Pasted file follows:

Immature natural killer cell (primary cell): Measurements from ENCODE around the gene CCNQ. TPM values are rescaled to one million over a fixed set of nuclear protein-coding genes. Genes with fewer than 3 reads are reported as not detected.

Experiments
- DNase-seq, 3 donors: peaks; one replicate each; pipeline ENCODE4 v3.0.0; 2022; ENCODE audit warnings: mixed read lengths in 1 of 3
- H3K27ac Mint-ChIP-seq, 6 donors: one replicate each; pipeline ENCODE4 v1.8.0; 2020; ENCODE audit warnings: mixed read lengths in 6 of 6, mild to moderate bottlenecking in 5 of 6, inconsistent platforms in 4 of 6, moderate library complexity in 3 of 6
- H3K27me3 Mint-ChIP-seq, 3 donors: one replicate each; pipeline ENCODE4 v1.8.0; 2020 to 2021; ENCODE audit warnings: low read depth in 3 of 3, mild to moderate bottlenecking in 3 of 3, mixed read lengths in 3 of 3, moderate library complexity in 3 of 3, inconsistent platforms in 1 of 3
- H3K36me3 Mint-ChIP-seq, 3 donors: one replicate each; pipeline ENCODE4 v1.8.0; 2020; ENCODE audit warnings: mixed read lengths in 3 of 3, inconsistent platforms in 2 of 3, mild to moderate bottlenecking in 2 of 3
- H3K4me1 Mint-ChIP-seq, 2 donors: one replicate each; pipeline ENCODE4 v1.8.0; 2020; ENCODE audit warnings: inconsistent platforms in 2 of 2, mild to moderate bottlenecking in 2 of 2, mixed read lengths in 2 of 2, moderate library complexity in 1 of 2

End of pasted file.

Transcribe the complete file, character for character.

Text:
Immature natural killer cell (primary cell): Measurements from ENCODE around the gene CCNQ. TPM values are rescaled to one million over a fixed set of nuclear protein-coding genes. Genes with fewer than 3 reads are reported as not detected.

Experiments
- DNase-seq, 3 donors: peaks; one replicate each; pipeline ENCODE4 v3.0.0; 2022; ENCODE audit warnings: mixed read lengths in 1 of 3
- H3K27ac Mint-ChIP-seq, 6 donors: one replicate each; pipeline ENCODE4 v1.8.0; 2020; ENCODE audit warnings: mixed read lengths in 6 of 6, mild to moderate bottlenecking in 5 of 6, inconsistent platforms in 4 of 6, moderate library complexity in 3 of 6
- H3K27me3 Mint-ChIP-seq, 3 donors: one replicate each; pipeline ENCODE4 v1.8.0; 2020 to 2021; ENCODE audit warnings: low read depth in 3 of 3, mild to moderate bottlenecking in 3 of 3, mixed read lengths in 3 of 3, moderate library complexity in 3 of 3, inconsistent platforms in 1 of 3
- H3K36me3 Mint-ChIP-seq, 3 donors: one replicate each; pipeline ENCODE4 v1.8.0; 2020; ENCODE audit warnings: mixed read lengths in 3 of 3, inconsistent platforms in 2 of 3, mild to moderate bottlenecking in 2 of 3
- H3K4me1 Mint-ChIP-seq, 2 donors: one replicate each; pipeline ENCODE4 v1.8.0; 2020; ENCODE audit warnings: inconsistent platforms in 2 of 2, mild to moderate bottlenecking in 2 of 2, mixed read lengths in 2 of 2, moderate library complexity in 1 of 2